Geckos are ubiquitous throughout the Hawaiian Islands today, but that was not always the case. Though lizards can colonize islands by clinging to drifting trees and plant material, the Hawaiian archipelago’s extreme isolation in the middle of the Pacific Ocean likely prevented any terrestrial reptiles from reaching our shores. It was only after humans arrived in Hawaiʻi that reptiles and amphibians found passage aboard canoes, ships, and eventually planes. Thus began the waves of introduced geckos, skinks, frogs, and chameleons that came and spread throughout the Islands.
The first lizards stowed away with Polynesians in large oceangoing canoes. Mourning geckos, stump-toed geckos, tree geckos, Indo-Pacific geckos, snake-eyed skinks, moth skinks, copper-tailed skinks, and the now-extinct azure-tailed skinks were already established in Hawaiʻi when Captain Cook arrived.
Though it may be impossible to measure the impact these small lizards had, the arrival of voracious, insect-eaters in an ecosystem that evolved over millennia without lizards or amphibians would inevitably result in a decline in native insects. This is problematic for Hawaiʻi, which has tens of thousands of unique invertebrates—many of which exist nowhere else on Earth and have yet to be described by science.
The eight Polynesian-introduced geckos and skinks are still present in Hawaiʻi, but a few recent introductions have stolen the spotlight. Common house geckos only showed up in the last 60 years or so. They most likely hitchhiked to Hawaiʻi in the 1940s in cargo moved around the Pacific. Aggressive and territorial, they’ve outcompeted mourning geckos and others for the prized perch near the porch light.
An even newer arrival seems to be outcompeting the house gecko: the gold dust day gecko. This exotic, 5-inch long lizard is hard to miss: it appears to be dressed for Mardi Gras in brilliant green with bright blue eye shadow, red markings across its nose and at the base of the tail, and a sprinkling of gold spots dusted along back of its neck. Active primarily during the day, this gecko is native to Madagascar and small islands off the coast of East Africa.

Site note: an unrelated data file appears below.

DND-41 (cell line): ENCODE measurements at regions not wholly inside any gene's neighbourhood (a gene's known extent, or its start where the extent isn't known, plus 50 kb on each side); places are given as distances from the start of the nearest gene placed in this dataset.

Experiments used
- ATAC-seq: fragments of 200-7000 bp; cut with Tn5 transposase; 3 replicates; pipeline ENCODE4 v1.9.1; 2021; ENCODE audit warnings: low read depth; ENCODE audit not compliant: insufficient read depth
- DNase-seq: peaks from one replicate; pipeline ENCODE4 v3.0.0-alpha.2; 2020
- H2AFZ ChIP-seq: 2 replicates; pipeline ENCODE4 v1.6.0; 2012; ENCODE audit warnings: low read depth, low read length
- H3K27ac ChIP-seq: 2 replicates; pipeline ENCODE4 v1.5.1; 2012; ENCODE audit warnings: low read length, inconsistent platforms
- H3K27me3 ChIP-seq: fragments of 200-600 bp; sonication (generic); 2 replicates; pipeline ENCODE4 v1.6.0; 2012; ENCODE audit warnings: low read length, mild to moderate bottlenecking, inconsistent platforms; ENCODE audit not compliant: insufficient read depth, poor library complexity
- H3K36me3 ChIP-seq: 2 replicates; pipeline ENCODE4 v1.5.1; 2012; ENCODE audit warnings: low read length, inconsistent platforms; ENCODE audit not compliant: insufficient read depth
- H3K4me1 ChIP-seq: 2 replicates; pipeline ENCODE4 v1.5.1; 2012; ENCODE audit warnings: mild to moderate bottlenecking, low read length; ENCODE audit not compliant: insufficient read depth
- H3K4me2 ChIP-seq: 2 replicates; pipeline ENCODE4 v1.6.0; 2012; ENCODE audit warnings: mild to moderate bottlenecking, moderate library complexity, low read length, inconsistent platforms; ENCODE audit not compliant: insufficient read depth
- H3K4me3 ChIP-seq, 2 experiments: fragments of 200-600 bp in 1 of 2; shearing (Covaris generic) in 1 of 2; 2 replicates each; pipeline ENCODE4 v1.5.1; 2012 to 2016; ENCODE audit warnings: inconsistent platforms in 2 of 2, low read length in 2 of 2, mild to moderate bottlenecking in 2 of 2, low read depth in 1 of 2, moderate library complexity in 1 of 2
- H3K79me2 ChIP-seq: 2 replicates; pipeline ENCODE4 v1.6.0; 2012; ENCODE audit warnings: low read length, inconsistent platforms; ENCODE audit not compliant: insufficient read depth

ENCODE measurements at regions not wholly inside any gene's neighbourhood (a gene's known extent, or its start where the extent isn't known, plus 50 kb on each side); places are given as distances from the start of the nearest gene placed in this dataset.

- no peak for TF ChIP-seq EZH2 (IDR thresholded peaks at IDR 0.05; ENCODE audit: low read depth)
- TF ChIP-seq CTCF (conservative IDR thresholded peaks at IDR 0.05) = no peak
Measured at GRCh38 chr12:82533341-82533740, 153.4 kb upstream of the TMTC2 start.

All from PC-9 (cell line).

Rather than arriving as a stowaway as other geckos and skinks have, the gold dust day gecko was illegally smuggled in and released. The entire Hawaiian population stems from only eight lizards a University of Hawaiʻi student released near the Mānoa campus in 1974. Shortsighted lizard enthusiasts intentionally dispersed the geckos, which then colonized new areas on their own. Maui residents began seeing gold dust day geckos creeping around Kīhei in the mid 90s. The lizards now populate landscaped yards throughout South and Central Maui and are becoming common Upcountry.
Gold dust day geckos eat insects: cockroaches, ants, flies, beetles, and spiders, but they also have a sweet tooth and lap up nectar from flowers or juice from ripe fruit. To date, they occupy roughly the same areas as other geckos, but the newcomer’s impact isn’t entirely understood. Their omnivorous diet may give them an advantage. While the colorful lizards seem harmless, they could be pressuring native ecosystems in ways not yet identified.
While it’s too late to address the gold dust day gecko on Maui, there are two more species of day geckos to look out for. Both were illegally imported, and are only found in a few places on O’ahu. The orange-spotted day gecko and the Madagascar giant day gecko are both green with red markings, but lack the gold dusting. The orange spotted day gecko is slightly bigger than its gold-dusted cousin, reaching 7 inches in length, and the giant day gecko is a whopping 10-12 inches including tail. Any sightings of these new lizards should be reported immediately to the Hawaiʻi Department of Agriculture’s statewide pest hotline at 643-PEST or online via the Report A Pest website at 643PEST.org
Kia’i Moku, “Guarding the Island,” is prepared by the Maui Invasive Species Committee to provide information on protecting the island from invasive plants and animals that can threaten the island’s environment, economy and quality of life.
Written by Lissa Strohecker. Originally published in the Maui News on January 10th, 2016 as part of the Kia‘i Moku Column from the Maui Invasive Species Committee.